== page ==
Twentieth century was a century of great events and developments in every part of human life. The century is marked by the deadliest wars, deadliest weapons and unprecedented interconnectedness. The destructive power of A-bombs and the interconnectedness that transformed world into a global village infused traditional wisdom of conflict resolution with great confusions. New conflicts demanded new solutions. Globalization transformed the traditional theatre of conflict; war.
War in twenty first century has acquired a whole new character. State which was once the almighty Leviathan has lost its monopoly over violence, its erosion of monopoly over violence from globalization transformed the character of war. Wars of today are not fought between states rather there is network of state and non-state actors which includes mercenaries, private security companies, hired thugs etc. Globalization has unleashed a plethora of problems by undermining state sovereignty. Globalization which was supposed to encourage cosmopolitan politics and cooperation ended up creating more divisions.
Mary Kaldore, professor at London School of Economics, is among the scholars who have acknowledged the impact of globalization on the character of war. In her book, New and Old Wars: Organized Violence in a Global Era, she highlights this change in character of war. Highlighting the difference she wrote that new wars are different from old wars because of who fight these wars, for what reason these wars are fought, how these wars are financed and the way these wars are fought. Old wars were fought by states, financed by states, were waged for ideological purposes and battles were the defining character. However, in new wars; actors are networks of state and non-state actors, which are to a greater extent privately financed and direct confrontation between opposite forces is rare. Kaldor is of the view that this change in character of war is caused by globalization. Kaldor is of the view that this transformation is a consequence of globalization and disintegration of state.
Along with globalization, clash of symmetrical opponents can destroy the world. Advent of nuclear weapons has changed the traditional military logic. In fact, any war according to old military logic is simply not beneficial anymore. War between nuclear powers will leave neither party at benefit. Since the costs of such victory cancel the benefits it holds. Avoiding direct war serves the political interest better than waging one. This change in military logic is evident from the change in tactics of wars of today. Today’s wars are fought through Guerilla and counter insurgency tactics are the tactics. Majority of the conflicts involves one state and one or more than one non-state actor. These are battles between wolves and shepherds where wolves attack the flock while shepherds try to save the sheep.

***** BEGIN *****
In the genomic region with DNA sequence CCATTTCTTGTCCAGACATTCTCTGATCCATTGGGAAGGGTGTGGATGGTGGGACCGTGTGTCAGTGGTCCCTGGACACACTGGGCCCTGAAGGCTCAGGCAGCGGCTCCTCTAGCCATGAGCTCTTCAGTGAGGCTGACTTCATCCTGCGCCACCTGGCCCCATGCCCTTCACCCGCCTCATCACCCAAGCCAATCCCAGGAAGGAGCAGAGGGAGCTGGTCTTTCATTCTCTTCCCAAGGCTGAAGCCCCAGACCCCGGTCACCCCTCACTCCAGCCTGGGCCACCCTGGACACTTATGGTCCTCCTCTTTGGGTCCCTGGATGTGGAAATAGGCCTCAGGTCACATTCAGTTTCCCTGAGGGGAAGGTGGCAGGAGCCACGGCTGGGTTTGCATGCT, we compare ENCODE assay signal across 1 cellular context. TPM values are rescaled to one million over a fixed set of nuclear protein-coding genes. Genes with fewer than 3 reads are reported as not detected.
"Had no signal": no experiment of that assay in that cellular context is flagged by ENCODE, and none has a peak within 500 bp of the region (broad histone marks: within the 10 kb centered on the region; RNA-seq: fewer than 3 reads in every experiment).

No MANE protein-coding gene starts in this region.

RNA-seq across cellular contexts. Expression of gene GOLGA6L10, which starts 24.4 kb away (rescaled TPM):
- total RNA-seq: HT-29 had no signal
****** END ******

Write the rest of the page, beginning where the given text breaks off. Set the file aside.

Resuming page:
However, it is not the change in military logic and innovation of new types of weapons that have transformed the character of war. Rather transformation in politics is the defining element of this change. Politics of ‘new wars’ is Identity politics which is very different from politics of old wars. Old wars were largely driven by ideological politics whereas new wars are driven entirely by identity politics. In words of Professor Kaldor, “identity politics is about right to power in the name of a specific group whereas ideological politics is about winning power in order to carry out a particular ideological programme”. Globalization prompted groups to securitize their identity. War for these actors is either a mean for keeping their identity or claiming in lands in the name of that identity.
Another dimension of problems caused by globalization for the concept of war is proliferation of capitalism. The ideas of capitalism and free market motivated such actors who saw potential for profit in war. These actors established private security firms and were up for grab for the highest bidder. Companies like Titan and Blackwater are profit-maximizing companies whose only motivation is the accumulation of wealth. These institutions induced the concept of war with further complexities and legitimacy of violence further degenerated. These developments underline the need for a new conceptualization of war. To address these complexities and set the basis for future exploration, Kaldor defines war as a “mutual enterprise” rather than a “contest of wills”. The reason illustrated by Kaldor is that the latter makes the elimination of enemy the ultimate objective of war whereas former suggests that both sides are interested “in the enterprise of war rather than winning and losing for both political and economic ends”. Although it is very difficult to discern what means one employs for what ends, the protracted conflicts all around the world and the industry which these wars fuel paints a different picture a picture very close to the concept of war as mutual enterprise rather than a contest of wills.
War in nuclear age, where symmetry in capabilities will, eventually, lead to MAD, cannot have the same character it once had. Mankind frightened by the destructiveness of these weapons and compelled by their natural instinct to clash is trying to fight the new wars with new weapons according to old principles. This is commendable but not practical as this undermines the capabilities of new weapons by considering them just another weapon of war. Concepts of limited war show the appreciation of this reality. There political, technological and economical developments highlight the need for evaluation of old ideas and encourage the need for new ideas. As the aphorism goes “modern problems require modern solutions”, wars of today are modern and they require modern solutions as the traditional ones are not adequate enough.